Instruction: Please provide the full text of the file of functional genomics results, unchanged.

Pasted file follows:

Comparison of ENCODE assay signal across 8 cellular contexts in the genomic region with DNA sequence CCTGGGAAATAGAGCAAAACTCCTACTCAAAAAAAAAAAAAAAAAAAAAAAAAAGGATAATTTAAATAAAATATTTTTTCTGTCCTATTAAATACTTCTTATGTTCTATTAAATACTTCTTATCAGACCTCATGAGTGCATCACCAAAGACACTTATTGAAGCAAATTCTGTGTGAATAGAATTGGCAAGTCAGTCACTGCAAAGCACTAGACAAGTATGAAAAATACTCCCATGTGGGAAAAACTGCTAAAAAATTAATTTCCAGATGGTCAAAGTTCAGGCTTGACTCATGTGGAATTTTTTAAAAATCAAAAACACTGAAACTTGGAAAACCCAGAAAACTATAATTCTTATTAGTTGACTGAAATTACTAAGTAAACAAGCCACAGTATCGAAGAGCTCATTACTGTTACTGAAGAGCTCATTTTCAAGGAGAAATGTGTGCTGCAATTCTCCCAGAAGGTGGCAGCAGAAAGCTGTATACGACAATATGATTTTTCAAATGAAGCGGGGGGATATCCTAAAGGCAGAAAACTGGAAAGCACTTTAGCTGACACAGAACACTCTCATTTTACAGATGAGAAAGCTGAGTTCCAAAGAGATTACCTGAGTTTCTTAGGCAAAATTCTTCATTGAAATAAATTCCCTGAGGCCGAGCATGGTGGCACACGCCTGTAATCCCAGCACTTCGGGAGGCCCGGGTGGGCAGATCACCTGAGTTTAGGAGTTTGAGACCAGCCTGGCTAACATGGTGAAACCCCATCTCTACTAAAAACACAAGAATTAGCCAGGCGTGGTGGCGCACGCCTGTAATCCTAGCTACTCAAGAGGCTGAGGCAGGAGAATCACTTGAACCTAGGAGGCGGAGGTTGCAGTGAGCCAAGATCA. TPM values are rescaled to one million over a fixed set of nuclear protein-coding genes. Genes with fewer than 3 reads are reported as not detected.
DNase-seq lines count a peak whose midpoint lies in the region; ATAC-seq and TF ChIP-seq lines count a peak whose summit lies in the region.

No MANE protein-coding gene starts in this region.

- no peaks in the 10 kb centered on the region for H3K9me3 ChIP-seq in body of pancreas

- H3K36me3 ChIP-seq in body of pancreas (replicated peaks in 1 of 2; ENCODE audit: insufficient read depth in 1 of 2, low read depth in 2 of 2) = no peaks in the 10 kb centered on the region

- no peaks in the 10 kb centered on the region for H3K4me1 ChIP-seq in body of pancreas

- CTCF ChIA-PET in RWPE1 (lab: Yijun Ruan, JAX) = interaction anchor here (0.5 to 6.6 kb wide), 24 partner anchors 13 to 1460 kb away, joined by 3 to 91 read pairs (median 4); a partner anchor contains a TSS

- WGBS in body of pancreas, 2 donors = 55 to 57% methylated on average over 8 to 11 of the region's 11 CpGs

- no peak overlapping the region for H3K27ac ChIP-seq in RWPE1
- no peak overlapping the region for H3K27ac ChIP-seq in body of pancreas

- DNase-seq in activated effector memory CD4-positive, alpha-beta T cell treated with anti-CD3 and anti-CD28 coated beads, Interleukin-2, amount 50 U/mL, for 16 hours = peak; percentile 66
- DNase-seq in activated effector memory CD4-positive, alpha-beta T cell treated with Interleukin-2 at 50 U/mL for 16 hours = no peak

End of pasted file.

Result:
Comparison of ENCODE assay signal across 8 cellular contexts in the genomic region with DNA sequence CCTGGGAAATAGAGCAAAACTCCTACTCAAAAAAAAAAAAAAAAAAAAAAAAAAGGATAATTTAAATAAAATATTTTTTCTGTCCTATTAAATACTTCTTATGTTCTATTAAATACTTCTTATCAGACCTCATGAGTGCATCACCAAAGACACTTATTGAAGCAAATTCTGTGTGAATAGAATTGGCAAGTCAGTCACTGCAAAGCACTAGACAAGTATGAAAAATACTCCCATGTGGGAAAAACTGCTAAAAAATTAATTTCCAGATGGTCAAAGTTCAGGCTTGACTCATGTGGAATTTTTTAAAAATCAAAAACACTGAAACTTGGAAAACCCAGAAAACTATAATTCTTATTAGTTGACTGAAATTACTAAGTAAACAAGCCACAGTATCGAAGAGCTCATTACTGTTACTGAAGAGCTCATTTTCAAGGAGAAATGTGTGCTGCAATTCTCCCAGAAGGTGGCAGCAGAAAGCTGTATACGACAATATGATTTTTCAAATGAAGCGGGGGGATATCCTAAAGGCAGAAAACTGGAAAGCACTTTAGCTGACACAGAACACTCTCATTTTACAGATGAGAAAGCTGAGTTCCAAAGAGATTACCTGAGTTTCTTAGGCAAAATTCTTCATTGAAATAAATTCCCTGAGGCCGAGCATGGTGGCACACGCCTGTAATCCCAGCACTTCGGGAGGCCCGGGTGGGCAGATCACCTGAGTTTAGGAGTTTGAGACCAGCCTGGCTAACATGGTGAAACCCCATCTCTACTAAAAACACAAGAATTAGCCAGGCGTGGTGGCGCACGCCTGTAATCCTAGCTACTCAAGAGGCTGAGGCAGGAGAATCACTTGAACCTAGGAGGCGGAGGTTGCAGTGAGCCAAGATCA. TPM values are rescaled to one million over a fixed set of nuclear protein-coding genes. Genes with fewer than 3 reads are reported as not detected.
DNase-seq lines count a peak whose midpoint lies in the region; ATAC-seq and TF ChIP-seq lines count a peak whose summit lies in the region.

No MANE protein-coding gene starts in this region.

- no peaks in the 10 kb centered on the region for H3K9me3 ChIP-seq in body of pancreas

- H3K36me3 ChIP-seq in body of pancreas (replicated peaks in 1 of 2; ENCODE audit: insufficient read depth in 1 of 2, low read depth in 2 of 2) = no peaks in the 10 kb centered on the region

- no peaks in the 10 kb centered on the region for H3K4me1 ChIP-seq in body of pancreas

- CTCF ChIA-PET in RWPE1 (lab: Yijun Ruan, JAX) = interaction anchor here (0.5 to 6.6 kb wide), 24 partner anchors 13 to 1460 kb away, joined by 3 to 91 read pairs (median 4); a partner anchor contains a TSS

- WGBS in body of pancreas, 2 donors = 55 to 57% methylated on average over 8 to 11 of the region's 11 CpGs

- no peak overlapping the region for H3K27ac ChIP-seq in RWPE1
- no peak overlapping the region for H3K27ac ChIP-seq in body of pancreas

- DNase-seq in activated effector memory CD4-positive, alpha-beta T cell treated with anti-CD3 and anti-CD28 coated beads, Interleukin-2, amount 50 U/mL, for 16 hours = peak; percentile 66
- DNase-seq in activated effector memory CD4-positive, alpha-beta T cell treated with Interleukin-2 at 50 U/mL for 16 hours = no peak